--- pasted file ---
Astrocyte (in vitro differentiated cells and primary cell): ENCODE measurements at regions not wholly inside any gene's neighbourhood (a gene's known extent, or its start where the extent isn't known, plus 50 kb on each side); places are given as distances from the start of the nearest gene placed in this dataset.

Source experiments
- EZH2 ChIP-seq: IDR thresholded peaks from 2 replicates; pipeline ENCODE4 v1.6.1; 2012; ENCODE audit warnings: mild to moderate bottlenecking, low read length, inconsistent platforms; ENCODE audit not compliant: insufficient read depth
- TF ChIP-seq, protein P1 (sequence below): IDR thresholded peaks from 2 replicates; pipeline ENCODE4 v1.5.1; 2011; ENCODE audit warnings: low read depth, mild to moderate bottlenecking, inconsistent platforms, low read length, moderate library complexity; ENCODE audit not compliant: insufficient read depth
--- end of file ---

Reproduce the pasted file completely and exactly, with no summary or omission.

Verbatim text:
Astrocyte (in vitro differentiated cells and primary cell): ENCODE measurements at regions not wholly inside any gene's neighbourhood (a gene's known extent, or its start where the extent isn't known, plus 50 kb on each side); places are given as distances from the start of the nearest gene placed in this dataset.

Source experiments
- EZH2 ChIP-seq: IDR thresholded peaks from 2 replicates; pipeline ENCODE4 v1.6.1; 2012; ENCODE audit warnings: mild to moderate bottlenecking, low read length, inconsistent platforms; ENCODE audit not compliant: insufficient read depth
- TF ChIP-seq, protein P1 (sequence below): IDR thresholded peaks from 2 replicates; pipeline ENCODE4 v1.5.1; 2011; ENCODE audit warnings: low read depth, mild to moderate bottlenecking, inconsistent platforms, low read length, moderate library complexity; ENCODE audit not compliant: insufficient read depth